Finding your love in the art of being different

Posted on Posted in Beloved Brands Explained

Whether it is with advertising or new product innovation, brand leaders must embrace the art of being different.

Too many new product launches follow the same formula: conduct a basic product concept testing, hope for a moderate pass, meet with sales and explain how this is almost identical to the launch we did last year and builds on the same thing we just saw our competitor do, re-enforce that the buyer hinted that if we did this, we’d get on the shelves pretty easily. Go to your ad agency, with a long list of mandatories and an equally long list of benefits they can put in the ad. Tell the agency you’re excited. They’ll tell you they’re excited as well. Ask for lots of options, as a precaution because time is tight and we’re not sure what we want. Test all the ads, even a few different endings, and then let the research decide which one is best. That way, no one can blame you. Do up a safe media plan with mostly TV, some small but safe irrelevant secondary media choice. 

 

Ah, we have our launch

You mistakenly think this is a guaranteed formula for success because it follows last year’s launch. You convince yourself that you had to play it safe because sales are down, margins are tight and you will do something riskier next year once this launch is successful. What looks like a guaranteed success will likely get off to a pretty good start and then flat-line until it will be discontinued three brand managers from now.

The best new product innovation and advertising has to be both different and smart

At some point, to a breakthrough in a cluttered market, you have to do something different enough to stand out: now, more than ever. It might feel like a risky move, but it is almost riskier not to take that chance. Push yourself to be different.  

 

smart different

Find the space that is smart and different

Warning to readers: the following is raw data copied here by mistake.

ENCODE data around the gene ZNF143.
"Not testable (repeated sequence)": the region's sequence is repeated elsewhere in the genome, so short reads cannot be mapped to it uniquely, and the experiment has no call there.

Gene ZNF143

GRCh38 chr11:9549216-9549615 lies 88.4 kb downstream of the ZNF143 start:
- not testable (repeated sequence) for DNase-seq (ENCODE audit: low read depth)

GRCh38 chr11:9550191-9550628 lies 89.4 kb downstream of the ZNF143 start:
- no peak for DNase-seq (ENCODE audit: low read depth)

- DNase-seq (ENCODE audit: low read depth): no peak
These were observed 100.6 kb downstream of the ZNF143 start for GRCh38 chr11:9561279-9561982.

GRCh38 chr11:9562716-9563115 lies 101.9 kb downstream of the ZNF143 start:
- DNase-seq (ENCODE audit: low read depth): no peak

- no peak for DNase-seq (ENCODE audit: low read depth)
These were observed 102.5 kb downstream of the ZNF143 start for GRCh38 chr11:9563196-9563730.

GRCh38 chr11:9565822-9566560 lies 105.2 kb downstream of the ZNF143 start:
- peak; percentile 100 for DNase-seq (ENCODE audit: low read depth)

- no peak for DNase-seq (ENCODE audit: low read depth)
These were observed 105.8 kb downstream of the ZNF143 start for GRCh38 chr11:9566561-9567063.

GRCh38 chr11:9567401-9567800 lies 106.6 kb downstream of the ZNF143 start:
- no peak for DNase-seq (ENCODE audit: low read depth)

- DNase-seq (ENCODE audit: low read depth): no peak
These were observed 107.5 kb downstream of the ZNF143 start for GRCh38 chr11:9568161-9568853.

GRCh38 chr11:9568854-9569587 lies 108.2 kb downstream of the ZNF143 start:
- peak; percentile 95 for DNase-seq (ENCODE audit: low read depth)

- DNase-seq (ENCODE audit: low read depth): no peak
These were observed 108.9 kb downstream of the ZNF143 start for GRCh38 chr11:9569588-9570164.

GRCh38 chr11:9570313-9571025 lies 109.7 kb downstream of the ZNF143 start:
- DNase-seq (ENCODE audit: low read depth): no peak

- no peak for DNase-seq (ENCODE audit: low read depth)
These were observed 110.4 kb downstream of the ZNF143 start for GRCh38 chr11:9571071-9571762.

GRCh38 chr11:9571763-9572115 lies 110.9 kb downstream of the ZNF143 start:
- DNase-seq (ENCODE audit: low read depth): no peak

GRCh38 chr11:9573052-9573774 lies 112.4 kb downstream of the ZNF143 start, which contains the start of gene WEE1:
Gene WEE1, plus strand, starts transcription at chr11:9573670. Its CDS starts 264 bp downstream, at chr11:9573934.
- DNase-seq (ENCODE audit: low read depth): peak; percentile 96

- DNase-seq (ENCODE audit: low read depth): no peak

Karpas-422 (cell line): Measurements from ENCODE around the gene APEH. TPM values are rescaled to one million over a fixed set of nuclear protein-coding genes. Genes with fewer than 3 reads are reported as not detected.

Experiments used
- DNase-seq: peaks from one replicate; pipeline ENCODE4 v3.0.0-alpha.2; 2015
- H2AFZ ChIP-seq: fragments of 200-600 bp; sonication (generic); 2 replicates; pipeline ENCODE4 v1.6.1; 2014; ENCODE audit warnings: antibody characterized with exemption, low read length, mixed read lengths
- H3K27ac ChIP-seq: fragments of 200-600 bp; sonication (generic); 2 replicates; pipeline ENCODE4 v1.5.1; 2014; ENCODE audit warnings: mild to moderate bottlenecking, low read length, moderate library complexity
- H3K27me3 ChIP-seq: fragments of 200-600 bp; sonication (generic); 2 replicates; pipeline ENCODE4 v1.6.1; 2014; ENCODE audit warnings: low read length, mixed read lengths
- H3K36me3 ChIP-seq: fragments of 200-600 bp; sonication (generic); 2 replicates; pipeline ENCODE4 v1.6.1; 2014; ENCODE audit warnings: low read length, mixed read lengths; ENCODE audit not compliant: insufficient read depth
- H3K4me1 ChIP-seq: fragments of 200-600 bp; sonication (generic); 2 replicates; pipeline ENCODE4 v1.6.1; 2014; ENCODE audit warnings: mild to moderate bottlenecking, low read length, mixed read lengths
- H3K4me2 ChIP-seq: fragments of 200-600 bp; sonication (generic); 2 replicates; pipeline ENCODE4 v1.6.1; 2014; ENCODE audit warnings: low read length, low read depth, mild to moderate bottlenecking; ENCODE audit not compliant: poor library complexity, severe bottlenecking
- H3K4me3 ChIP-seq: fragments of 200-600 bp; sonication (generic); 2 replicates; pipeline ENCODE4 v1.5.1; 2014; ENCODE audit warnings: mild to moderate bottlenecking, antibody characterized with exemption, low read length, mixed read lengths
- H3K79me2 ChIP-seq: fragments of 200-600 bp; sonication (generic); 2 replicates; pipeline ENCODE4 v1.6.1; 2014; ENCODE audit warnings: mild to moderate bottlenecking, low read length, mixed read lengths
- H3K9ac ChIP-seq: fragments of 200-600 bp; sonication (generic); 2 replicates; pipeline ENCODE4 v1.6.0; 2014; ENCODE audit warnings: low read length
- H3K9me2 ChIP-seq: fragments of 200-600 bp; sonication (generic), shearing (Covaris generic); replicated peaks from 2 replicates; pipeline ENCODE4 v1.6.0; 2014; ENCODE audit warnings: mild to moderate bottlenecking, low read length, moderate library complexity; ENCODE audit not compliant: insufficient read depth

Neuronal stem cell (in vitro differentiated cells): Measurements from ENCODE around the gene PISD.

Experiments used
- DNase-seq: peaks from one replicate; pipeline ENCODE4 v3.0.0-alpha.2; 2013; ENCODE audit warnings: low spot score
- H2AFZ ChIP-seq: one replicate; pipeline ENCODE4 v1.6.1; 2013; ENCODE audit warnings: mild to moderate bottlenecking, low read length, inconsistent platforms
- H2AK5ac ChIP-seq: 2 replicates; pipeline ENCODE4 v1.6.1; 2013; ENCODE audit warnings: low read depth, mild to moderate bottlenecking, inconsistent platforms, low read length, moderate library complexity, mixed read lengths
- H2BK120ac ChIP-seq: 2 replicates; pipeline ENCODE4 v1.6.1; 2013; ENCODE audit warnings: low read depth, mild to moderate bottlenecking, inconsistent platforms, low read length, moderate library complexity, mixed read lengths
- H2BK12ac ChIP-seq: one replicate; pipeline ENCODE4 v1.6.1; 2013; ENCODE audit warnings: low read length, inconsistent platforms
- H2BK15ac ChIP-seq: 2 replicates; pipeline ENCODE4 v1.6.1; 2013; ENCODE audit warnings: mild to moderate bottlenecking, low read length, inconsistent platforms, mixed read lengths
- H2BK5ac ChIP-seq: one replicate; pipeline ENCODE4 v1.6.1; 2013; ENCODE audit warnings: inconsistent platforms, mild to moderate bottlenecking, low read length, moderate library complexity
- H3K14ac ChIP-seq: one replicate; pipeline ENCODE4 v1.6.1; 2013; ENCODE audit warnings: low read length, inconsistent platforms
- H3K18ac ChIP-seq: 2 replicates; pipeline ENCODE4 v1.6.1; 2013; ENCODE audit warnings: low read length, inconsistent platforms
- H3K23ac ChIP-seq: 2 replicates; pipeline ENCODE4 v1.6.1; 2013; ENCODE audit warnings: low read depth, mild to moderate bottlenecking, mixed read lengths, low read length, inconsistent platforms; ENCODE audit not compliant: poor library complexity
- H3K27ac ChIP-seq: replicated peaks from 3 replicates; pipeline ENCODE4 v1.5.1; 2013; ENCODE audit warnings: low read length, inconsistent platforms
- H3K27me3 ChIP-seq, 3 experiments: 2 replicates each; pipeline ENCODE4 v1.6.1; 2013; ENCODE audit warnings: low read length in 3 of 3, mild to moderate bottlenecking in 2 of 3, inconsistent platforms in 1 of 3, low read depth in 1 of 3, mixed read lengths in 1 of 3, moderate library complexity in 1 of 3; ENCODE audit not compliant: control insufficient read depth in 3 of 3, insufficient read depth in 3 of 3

Smart but not different (our launch above) 

These do better in tests than in the market, mainly because consumers have seen a similar idea before. In the market, these launches tend to get off to a pretty good start—since it still seems so familiar to consumers. However, once challenged in the market by a competitor, this launch tends to falter because people start to realize it is no different at all. So they go back to their usual brand and your launch starts to go flat. This option offers limited potential.

 

Smart and different:

 

These launches don’t always test well: consumers don’t really know what to make of it. Even after launched, it can take time to gain momentum, having to invest in advertising to explain the story and you need to put in the effort to really make the difference come to life. Once consumers start to see the differences and how it meets their needs, they equate different with “good.” This new product begins to gain share and generates profits for the brand. This option offers long-term sustainability.

 

Not smart and not different:

 

These are the safest of safe, likely a complete copy of someone else in the market. This happens when the pipeline is dry. You go back into the R&D lab and pick the best one you have–even if it is not very good. They do pretty well in tests because of their familiarity. What appears safe is actually highly risky. You should have followed your instincts and not launched. This option is a boring failure.

 

Different but not that smart

This is what happens when marketers get focused on the product first instead of the consumer. This type of launch offers superior technology, but not really meeting an unmet need. So you launch what is different for the sake of being different. It does poorly in testing because the consumers do not get it. Everyone along the way wonders why we are launching. But in the end, consumers don’t really care about your point of difference, and it fails. This launch is the better mousetrap that no one cares about.

Advertising Testing Result

Push yourself to be different

Brand leaders need to figure out how to separate good from the bad. One caution is letting market research over-ride your own instincts. As Steve Jobs said: “it’s hard for consumers to tell you what they want when they’ve never seen anything remotely like it. Yet now that people see it, they say OH MY GOD THAT’S GREAT.”

As a marketer, we tracked many numbers (awareness, brand link, persuasion, etc), but the one I always wanted to know how we were doing on was “made the brand seem different.”

Whether it is new products, a new advertising campaign or new media options, always push yourself to do something that stands out. Don’t just settle for ok. Always push for great. If you don’t love the work, how do you expect your consumer to love your brand? Afterall, the opposite of different is indifferent and who wants to be indifferent.      

In case you need any added incentive: Albino fruit flies mate at twice the rate of normal fruit flies and the place where most groundhogs are run over is right in the middle of the road.  

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